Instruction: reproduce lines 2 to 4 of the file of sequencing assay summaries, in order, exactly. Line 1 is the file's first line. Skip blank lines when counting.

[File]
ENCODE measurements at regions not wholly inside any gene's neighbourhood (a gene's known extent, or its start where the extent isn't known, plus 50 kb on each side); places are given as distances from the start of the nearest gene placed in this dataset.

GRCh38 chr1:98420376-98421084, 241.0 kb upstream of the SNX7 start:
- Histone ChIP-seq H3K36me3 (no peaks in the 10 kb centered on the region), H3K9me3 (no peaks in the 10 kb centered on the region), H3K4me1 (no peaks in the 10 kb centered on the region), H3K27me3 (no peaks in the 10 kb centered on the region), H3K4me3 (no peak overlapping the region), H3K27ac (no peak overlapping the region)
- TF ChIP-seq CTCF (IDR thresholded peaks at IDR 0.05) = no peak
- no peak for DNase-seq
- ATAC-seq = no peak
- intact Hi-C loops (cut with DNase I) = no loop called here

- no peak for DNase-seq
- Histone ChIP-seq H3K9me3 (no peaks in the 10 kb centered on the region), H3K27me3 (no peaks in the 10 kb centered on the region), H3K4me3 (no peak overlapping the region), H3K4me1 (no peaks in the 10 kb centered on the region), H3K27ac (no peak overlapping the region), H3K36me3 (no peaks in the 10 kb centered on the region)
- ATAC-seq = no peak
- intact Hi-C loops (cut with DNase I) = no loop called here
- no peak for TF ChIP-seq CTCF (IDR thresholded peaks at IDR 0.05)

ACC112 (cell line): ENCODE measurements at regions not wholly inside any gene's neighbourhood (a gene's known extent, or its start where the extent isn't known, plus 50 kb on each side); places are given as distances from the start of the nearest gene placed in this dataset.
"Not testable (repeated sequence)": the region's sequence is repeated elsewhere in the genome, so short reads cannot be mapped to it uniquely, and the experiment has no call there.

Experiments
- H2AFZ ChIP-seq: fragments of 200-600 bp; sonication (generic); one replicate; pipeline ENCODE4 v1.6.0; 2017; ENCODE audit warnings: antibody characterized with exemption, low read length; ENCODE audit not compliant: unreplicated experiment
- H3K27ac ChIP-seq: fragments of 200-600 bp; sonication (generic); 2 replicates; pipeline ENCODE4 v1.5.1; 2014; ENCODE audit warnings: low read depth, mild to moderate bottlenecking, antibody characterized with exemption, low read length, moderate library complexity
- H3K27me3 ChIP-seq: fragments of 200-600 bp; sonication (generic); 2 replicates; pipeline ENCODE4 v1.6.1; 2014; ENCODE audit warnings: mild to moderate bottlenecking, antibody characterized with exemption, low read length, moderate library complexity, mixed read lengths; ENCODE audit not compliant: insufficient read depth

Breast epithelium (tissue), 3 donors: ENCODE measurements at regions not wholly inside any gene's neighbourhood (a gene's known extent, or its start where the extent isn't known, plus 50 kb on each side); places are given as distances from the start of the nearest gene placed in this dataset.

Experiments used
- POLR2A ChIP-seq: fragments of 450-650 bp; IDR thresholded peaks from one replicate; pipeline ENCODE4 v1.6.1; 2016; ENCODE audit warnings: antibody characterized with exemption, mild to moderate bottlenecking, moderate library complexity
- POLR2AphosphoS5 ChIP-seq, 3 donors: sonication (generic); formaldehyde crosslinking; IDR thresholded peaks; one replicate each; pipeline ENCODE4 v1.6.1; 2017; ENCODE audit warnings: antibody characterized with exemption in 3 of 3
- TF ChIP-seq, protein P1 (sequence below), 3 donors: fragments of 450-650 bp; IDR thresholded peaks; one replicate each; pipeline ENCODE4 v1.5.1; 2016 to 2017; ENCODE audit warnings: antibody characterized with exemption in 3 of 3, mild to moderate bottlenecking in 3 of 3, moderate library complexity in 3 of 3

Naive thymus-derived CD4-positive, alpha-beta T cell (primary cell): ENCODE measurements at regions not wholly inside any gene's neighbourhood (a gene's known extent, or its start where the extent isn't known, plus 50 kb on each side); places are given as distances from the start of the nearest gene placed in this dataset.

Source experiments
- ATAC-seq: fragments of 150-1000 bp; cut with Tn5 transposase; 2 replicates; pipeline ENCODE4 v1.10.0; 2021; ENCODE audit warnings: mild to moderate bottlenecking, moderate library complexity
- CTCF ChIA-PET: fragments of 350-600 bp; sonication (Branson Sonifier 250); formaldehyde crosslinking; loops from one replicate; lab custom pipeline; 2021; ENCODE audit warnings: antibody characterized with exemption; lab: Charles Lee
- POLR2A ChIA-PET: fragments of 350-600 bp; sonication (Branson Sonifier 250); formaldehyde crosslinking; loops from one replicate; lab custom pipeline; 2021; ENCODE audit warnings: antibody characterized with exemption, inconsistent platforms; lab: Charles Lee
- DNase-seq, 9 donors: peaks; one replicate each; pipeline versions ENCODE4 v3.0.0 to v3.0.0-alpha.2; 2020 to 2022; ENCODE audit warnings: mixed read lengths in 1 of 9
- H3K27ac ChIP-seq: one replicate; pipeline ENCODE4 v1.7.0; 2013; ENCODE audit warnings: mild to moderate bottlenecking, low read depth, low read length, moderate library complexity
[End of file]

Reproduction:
GRCh38 chr1:98420376-98421084, 241.0 kb upstream of the SNX7 start:
- Histone ChIP-seq H3K36me3 (no peaks in the 10 kb centered on the region), H3K9me3 (no peaks in the 10 kb centered on the region), H3K4me1 (no peaks in the 10 kb centered on the region), H3K27me3 (no peaks in the 10 kb centered on the region), H3K4me3 (no peak overlapping the region), H3K27ac (no peak overlapping the region)
- TF ChIP-seq CTCF (IDR thresholded peaks at IDR 0.05) = no peak